JAPAN | VOX POPULI: Prefectural, municipal borders do not exist where radiation concerned

Posted on July 2, 2011

0


JAPAN | ASAHI SHIMBUN | 2 July 2011

Takehiro Adachi of Hyogo Prefecture is a name I see frequently in the Haidan haiku section of the vernacular Asahi Shimbun. One of his works goes: “The straight-line distance from the nuclear power plant/ Leaves me cold.”

The Fukushima disaster in March was not what inspired Adachi to write this. It was penned four years ago and became the No. 1 pick of Tota Kaneko, a member of Haidan’s panel of judges.

“The poem could not be more succinct,” Kaneko commented.

Adachi brought out a map and placed one leg of a pair of compasses on Fukui Prefecture’s “Genpatsu Ginza,” or the area where many nuclear reactors are located, and traced a circle around it. Then, he found that his home was within a radius of 50 to 60 kilometers from the area. Getting there by car or train requires long detours around mountains and rivers, but as the crow flies, the distance is short. The discovery left Adachi cold.

Ever since the March disaster, I imagine many people around the country have been feeling the same chill upon finding out the straight-line distance between their homes and nuclear power plants.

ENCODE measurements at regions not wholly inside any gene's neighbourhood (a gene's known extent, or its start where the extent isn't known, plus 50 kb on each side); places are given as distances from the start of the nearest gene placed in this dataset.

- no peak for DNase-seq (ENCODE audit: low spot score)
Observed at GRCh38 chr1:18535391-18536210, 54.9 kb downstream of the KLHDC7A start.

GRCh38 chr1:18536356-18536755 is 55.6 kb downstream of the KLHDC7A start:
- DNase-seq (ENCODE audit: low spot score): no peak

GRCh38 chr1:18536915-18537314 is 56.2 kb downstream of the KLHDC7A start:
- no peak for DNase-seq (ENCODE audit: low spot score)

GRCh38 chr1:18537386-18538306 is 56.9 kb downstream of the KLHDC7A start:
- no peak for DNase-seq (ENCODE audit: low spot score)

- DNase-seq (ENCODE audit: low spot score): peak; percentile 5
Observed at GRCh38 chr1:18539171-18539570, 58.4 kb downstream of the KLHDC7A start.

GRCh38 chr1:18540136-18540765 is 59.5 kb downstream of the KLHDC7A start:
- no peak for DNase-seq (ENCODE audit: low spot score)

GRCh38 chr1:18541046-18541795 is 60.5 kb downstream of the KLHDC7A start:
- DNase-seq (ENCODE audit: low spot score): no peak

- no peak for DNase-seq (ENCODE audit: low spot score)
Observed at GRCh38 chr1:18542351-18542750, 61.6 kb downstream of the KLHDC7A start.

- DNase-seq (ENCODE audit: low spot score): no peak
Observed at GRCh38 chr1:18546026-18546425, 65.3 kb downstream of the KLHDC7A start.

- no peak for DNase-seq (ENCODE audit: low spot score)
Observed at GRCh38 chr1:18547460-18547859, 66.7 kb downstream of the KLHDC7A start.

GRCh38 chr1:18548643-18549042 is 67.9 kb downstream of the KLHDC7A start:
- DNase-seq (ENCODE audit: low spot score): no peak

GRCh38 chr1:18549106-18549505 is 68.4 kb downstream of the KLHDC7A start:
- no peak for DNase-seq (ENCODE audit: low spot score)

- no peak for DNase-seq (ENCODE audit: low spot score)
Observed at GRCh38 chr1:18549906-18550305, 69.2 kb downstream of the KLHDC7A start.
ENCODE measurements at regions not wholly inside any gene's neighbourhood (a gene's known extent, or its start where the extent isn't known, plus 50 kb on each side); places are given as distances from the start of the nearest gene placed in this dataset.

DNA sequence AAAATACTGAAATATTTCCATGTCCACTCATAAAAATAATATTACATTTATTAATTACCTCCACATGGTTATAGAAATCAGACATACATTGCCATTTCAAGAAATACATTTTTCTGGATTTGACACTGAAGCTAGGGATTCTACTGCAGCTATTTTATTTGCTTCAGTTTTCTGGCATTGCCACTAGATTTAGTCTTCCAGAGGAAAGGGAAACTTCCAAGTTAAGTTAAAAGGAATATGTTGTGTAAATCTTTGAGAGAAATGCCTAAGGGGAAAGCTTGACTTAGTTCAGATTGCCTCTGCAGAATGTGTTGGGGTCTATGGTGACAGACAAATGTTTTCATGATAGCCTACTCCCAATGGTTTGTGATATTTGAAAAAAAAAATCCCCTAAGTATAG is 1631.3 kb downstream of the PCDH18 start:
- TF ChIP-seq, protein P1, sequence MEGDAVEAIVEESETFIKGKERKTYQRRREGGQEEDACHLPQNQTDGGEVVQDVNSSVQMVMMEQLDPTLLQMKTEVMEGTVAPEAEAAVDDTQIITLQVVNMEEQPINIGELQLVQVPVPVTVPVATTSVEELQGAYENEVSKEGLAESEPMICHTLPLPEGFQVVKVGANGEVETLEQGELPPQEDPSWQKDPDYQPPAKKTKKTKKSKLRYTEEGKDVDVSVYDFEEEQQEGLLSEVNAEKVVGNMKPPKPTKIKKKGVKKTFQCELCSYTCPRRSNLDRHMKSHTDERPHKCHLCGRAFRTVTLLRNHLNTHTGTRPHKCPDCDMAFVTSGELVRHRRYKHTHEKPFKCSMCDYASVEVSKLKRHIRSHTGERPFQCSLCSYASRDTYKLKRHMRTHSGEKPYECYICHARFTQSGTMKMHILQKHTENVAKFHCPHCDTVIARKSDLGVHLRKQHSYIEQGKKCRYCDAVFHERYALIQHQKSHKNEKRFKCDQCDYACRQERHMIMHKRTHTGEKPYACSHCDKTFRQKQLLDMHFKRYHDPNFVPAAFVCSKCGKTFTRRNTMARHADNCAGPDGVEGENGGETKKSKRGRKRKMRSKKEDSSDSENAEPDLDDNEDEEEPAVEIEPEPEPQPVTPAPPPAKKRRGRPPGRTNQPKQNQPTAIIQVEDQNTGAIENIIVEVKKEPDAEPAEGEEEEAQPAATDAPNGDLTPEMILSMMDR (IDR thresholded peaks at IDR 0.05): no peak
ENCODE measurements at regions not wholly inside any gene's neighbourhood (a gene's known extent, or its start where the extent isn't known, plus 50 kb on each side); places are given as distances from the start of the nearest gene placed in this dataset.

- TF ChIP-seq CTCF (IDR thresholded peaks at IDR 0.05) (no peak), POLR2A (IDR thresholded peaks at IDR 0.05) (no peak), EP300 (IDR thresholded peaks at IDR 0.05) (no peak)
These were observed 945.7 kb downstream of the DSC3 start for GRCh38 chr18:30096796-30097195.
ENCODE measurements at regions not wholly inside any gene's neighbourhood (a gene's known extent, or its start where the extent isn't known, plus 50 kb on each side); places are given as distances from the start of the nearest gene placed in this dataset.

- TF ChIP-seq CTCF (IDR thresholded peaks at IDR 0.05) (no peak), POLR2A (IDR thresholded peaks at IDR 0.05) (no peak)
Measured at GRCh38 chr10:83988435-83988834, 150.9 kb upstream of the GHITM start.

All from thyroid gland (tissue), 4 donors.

Economy minister Banri Kaieda recently visited Saga Prefecture to request the restart of two nuclear reactors at the Genkai nuclear power plant that were shut down before March 11 for regular inspections. Having heard his explanation, both the prefectural government and Genkai town are reportedly considering giving the green light. But I wonder how the story sounded to people who are worried sick about the proximity of their communities to the plant. Where radiation is concerned, prefectural and municipal borders do not exist.

“The Japanese government will take responsibility for the plant’s safety,” Kaieda promised. Obviously, it still hasn’t occurred to the government that its credibility has been shot down by the Fukushima accident. But Saga Governor Yasushi Furukawa said, “We were able to confirm the safety.” I must say he is too trusting of the central government.

The word “osumitsuki” (guarantee) is said to originate from documents that are written in black ink (sumi) and issued by a feudal lord to his loyal subjects to guarantee lands. Today, however, the government’s guarantee is unreliable–written with watery pale ink.

Everybody is unsure what to believe now. Any haste by the government will only invite further popular distrust.

In May, the Kadan poetry section of The Asahi Shimbun ran this piece by Toko Mihara of the city of Fukushima: “How round the hazy moon/ Viewed from within a concentric circle around the nuclear plant.”

In our country with 18 nuclear power plants, there are 18 invisible concentric circles.

Advertisements
Posted in: JAPAN